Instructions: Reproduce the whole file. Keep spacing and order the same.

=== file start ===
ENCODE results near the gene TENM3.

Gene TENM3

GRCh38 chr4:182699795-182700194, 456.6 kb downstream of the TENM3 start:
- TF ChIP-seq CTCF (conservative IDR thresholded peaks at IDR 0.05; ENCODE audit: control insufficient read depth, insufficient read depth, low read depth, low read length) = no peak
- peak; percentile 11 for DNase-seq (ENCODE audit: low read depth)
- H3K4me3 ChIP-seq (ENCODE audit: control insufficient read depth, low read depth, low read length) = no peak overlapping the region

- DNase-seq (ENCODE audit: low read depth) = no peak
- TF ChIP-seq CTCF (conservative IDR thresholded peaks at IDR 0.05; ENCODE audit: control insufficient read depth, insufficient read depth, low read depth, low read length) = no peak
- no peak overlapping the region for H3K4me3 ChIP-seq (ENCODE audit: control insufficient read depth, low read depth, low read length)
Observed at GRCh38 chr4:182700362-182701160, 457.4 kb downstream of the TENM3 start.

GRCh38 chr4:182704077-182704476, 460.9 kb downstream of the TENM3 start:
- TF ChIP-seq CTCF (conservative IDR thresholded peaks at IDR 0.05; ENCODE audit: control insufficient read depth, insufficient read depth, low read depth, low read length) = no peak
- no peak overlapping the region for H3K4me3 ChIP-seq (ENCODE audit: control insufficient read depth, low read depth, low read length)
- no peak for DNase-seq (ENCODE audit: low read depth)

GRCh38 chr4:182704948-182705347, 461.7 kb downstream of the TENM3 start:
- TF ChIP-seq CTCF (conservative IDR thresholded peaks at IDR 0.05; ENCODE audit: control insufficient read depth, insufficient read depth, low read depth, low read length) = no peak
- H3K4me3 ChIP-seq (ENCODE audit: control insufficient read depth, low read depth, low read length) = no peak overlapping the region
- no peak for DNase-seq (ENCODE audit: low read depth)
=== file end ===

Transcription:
ENCODE results near the gene TENM3.

Gene TENM3

GRCh38 chr4:182699795-182700194, 456.6 kb downstream of the TENM3 start:
- TF ChIP-seq CTCF (conservative IDR thresholded peaks at IDR 0.05; ENCODE audit: control insufficient read depth, insufficient read depth, low read depth, low read length) = no peak
- peak; percentile 11 for DNase-seq (ENCODE audit: low read depth)
- H3K4me3 ChIP-seq (ENCODE audit: control insufficient read depth, low read depth, low read length) = no peak overlapping the region

- DNase-seq (ENCODE audit: low read depth) = no peak
- TF ChIP-seq CTCF (conservative IDR thresholded peaks at IDR 0.05; ENCODE audit: control insufficient read depth, insufficient read depth, low read depth, low read length) = no peak
- no peak overlapping the region for H3K4me3 ChIP-seq (ENCODE audit: control insufficient read depth, low read depth, low read length)
Observed at GRCh38 chr4:182700362-182701160, 457.4 kb downstream of the TENM3 start.

GRCh38 chr4:182704077-182704476, 460.9 kb downstream of the TENM3 start:
- TF ChIP-seq CTCF (conservative IDR thresholded peaks at IDR 0.05; ENCODE audit: control insufficient read depth, insufficient read depth, low read depth, low read length) = no peak
- no peak overlapping the region for H3K4me3 ChIP-seq (ENCODE audit: control insufficient read depth, low read depth, low read length)
- no peak for DNase-seq (ENCODE audit: low read depth)

GRCh38 chr4:182704948-182705347, 461.7 kb downstream of the TENM3 start:
- TF ChIP-seq CTCF (conservative IDR thresholded peaks at IDR 0.05; ENCODE audit: control insufficient read depth, insufficient read depth, low read depth, low read length) = no peak
- H3K4me3 ChIP-seq (ENCODE audit: control insufficient read depth, low read depth, low read length) = no peak overlapping the region
- no peak for DNase-seq (ENCODE audit: low read depth)